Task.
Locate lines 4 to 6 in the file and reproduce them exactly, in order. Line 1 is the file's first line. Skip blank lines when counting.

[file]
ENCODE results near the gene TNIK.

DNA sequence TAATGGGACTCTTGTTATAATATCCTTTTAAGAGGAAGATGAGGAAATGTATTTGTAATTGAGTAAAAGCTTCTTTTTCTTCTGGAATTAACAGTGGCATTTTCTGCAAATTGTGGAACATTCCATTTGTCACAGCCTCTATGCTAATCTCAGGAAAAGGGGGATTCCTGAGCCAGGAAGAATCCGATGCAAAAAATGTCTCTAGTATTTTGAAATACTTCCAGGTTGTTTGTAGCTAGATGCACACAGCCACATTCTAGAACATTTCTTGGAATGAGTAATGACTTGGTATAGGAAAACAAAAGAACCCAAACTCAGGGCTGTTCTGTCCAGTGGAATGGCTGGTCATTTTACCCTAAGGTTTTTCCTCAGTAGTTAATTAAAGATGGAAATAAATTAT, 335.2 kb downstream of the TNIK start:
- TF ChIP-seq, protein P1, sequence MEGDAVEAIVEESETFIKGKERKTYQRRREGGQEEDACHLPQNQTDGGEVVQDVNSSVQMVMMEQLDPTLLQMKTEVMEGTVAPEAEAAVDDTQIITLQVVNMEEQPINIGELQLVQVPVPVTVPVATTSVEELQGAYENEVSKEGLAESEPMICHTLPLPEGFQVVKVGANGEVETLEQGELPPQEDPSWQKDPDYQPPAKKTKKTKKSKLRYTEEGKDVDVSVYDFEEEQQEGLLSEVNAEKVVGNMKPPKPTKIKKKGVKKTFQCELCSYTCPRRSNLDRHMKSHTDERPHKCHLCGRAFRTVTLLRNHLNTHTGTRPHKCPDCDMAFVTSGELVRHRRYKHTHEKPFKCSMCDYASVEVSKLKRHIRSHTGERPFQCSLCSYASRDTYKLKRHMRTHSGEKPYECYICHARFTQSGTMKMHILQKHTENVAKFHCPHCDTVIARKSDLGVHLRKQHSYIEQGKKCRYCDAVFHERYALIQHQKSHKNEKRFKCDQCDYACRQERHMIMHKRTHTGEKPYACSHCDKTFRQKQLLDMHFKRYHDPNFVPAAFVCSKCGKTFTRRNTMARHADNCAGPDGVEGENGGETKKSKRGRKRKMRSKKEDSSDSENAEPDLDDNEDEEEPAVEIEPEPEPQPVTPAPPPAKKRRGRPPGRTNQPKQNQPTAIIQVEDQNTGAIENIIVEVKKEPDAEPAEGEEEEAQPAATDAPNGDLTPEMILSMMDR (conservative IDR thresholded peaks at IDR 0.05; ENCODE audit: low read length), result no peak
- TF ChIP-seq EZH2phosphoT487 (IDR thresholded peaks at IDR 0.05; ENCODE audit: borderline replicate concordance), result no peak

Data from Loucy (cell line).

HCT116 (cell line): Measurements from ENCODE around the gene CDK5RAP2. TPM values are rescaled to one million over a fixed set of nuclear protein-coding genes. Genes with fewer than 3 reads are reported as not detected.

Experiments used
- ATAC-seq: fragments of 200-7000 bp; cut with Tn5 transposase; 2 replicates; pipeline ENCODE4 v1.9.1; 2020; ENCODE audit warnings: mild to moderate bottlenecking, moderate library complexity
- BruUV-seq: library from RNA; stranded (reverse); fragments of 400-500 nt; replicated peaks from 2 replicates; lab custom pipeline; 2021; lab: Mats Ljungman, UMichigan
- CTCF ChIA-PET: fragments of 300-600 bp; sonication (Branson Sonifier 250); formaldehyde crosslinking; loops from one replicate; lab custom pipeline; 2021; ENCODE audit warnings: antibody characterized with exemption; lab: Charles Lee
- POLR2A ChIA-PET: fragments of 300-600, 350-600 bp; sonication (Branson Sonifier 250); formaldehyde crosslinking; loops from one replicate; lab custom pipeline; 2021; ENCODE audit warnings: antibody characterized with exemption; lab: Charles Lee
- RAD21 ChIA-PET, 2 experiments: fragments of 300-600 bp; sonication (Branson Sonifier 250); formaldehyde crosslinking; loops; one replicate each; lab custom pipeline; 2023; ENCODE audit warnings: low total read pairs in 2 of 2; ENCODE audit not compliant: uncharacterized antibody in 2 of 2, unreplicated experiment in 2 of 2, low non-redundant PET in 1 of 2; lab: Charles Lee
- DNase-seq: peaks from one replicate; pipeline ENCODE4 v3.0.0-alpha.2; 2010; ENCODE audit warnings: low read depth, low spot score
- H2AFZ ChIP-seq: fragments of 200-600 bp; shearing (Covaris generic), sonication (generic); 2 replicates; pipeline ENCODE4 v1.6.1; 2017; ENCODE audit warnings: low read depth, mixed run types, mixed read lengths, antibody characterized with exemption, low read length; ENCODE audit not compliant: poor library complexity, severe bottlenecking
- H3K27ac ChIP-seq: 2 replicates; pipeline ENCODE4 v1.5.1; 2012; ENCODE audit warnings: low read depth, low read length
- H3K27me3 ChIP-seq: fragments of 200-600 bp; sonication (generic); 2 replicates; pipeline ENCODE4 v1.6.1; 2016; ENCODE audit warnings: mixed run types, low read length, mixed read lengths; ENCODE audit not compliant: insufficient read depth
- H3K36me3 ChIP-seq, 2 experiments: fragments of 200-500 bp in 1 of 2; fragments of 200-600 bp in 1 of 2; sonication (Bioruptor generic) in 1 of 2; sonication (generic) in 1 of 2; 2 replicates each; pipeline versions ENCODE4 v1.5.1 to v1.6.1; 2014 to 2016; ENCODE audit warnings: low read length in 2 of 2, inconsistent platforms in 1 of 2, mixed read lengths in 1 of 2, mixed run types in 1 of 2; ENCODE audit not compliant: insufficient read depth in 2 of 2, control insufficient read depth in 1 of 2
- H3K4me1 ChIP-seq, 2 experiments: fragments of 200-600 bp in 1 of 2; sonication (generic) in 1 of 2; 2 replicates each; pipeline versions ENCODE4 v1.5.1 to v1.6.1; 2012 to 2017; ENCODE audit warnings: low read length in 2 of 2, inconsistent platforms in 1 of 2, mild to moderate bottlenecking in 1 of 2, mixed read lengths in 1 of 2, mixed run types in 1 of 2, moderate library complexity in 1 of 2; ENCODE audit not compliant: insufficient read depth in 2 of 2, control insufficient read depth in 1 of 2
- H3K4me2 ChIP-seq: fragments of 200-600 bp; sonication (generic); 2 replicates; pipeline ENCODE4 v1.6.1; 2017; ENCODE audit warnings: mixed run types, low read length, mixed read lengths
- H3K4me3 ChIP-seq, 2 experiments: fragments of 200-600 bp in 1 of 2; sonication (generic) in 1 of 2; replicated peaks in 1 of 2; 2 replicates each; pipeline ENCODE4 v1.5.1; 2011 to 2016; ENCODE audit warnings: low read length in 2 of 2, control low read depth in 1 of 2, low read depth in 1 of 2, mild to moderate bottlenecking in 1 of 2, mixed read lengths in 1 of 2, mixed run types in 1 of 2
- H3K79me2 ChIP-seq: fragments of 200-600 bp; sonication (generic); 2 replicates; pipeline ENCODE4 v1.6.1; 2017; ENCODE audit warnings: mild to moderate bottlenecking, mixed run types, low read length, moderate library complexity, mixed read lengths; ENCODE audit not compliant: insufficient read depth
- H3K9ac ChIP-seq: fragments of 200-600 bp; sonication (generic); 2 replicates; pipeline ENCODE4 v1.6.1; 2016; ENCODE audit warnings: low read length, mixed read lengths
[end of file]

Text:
- TF ChIP-seq EZH2phosphoT487 (IDR thresholded peaks at IDR 0.05; ENCODE audit: borderline replicate concordance), result no peak

Data from Loucy (cell line).

HCT116 (cell line): Measurements from ENCODE around the gene CDK5RAP2. TPM values are rescaled to one million over a fixed set of nuclear protein-coding genes. Genes with fewer than 3 reads are reported as not detected.